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    ♥•✿•♥•✿ڿڰۣ•♥•✿•♥ღڿڰۣ✿•♥•✿♥ღڿڰۣ✿•♥✿♥ღڿڰۣ✿•♥ Black Sinamay Victorian Riding this!

    Can never go wrong with a little black dress. So easy to dress up with different colors. I love black!

    A feather and fur hat from 1939 that would surely draw every eye in the room to it.

    Capa, Opera Emile Pingat (francés, activo desde 1860 hasta 1896) 1882 Cultura: Francés. Material: seda, pieles, plumas, metal. Dimensiones: 41 pulg (104,1 cm)

    Brown wool overcoat with fur trim (front), British, ca. 1891.

    Nineties Costume for Women. Brown wool overcoat with fur trim, British, ca. 1891. Coats ranged from fitted to full, from short to floor length. Collars stood high and sleeves were large.

    Skating ensemble Date: ca. 1868 Culture: American Medium: wool, fur, steel Dimensions: (a) Length at CB: 31 in. (78.7 cm) (b) Length: 39 in. (99.1 cm) (c) Length (in front): 8 in. (20.3 cm) (d) Length (of head circumference): 22 in. (55.9 cm) (e) Height: 9 1/2 in. (24.1 cm) (f) Overall: 7 x 6 in. (17.8 x 15.2 cm) (g, h) Length: 9 in. (22.9 cm) (i, j) Length: 10 1/4 in. (26 cm) Credit Line: Gift of Mrs. William R. Witherell, 1953 Accession Number: C.I.53.72.10a–j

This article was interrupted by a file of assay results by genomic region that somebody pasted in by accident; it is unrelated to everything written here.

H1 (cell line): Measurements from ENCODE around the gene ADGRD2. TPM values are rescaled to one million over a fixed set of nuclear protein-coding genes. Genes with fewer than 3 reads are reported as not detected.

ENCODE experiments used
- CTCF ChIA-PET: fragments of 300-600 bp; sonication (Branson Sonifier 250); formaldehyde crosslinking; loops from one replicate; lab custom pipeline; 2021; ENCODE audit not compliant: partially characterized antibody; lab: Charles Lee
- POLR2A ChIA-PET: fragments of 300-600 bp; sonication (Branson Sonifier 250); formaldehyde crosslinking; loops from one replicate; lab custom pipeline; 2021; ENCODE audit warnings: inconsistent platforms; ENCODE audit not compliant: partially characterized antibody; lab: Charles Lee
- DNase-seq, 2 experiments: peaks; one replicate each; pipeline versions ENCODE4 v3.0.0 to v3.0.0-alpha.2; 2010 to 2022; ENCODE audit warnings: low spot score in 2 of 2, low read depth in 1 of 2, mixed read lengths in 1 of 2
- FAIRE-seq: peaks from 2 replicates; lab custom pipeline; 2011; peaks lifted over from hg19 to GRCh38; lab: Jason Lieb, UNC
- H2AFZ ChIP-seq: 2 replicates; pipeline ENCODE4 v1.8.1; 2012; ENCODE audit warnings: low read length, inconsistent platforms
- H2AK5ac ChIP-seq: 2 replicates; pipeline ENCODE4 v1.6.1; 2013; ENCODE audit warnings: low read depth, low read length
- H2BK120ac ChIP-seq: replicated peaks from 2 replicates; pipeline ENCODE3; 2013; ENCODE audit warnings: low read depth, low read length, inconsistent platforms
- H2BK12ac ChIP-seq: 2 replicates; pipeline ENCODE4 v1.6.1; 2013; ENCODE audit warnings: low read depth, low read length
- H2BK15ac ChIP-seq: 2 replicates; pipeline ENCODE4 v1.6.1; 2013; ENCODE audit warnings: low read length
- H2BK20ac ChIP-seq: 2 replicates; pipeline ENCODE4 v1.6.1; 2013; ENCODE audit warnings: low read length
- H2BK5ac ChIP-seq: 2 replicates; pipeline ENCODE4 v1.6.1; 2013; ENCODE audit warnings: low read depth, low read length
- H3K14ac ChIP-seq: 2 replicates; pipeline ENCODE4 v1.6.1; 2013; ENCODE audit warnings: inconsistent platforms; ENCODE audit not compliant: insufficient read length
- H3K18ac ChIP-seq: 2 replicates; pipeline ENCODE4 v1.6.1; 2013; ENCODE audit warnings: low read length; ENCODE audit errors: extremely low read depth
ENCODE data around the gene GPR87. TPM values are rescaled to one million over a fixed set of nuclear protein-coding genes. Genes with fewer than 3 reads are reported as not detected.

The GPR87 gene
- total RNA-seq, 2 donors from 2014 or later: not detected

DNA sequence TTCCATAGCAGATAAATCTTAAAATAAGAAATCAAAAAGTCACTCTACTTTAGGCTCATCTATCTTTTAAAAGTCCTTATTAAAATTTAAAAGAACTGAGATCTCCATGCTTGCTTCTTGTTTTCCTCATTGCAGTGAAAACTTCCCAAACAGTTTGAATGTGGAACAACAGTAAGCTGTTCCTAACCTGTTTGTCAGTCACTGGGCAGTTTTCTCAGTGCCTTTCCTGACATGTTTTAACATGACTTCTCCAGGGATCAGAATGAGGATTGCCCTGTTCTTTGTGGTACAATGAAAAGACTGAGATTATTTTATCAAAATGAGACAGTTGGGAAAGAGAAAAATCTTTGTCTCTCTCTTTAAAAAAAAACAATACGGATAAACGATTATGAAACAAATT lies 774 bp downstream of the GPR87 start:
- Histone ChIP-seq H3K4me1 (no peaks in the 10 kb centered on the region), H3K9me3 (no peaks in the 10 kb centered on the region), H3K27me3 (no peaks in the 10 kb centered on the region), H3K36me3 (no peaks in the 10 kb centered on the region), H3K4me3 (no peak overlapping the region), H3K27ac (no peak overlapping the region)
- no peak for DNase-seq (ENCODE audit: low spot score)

Coat, ca. 1919 Paul Poiret (French, 1879–1944) Black silk and wool blend with white leather appliqués and white fur trim

    Hat | Mme. Mantel (French) | Date: ca. 1885 | Materials: fur, wool, silk | The style of this hat is based on men's headwear. The crown shape was popular in the 1880s. The hat matches well with the English tailor-made suit, a form that gained popularity at this time because it accommodated an increasingly active lifestyle | The Metropolitan Museum of Art, New York

    Two fabulously fashionable #Edwardian ladies; one is actress Lilian Greuze. Check out those feathers! 1913

    Toque | Louise & Company (American) | Date: 1912-1918 | Materials: silk, fur, metal | In contrast to the oversized wide-brimmed hats which had dominated the 1908-1911 period, the toque became increasingly fashionable in the 1910's | The stylized crane appliqué on the front corresponds to an increasing interest in Japanese design in the period | The Metropolitan Museum of Art, New York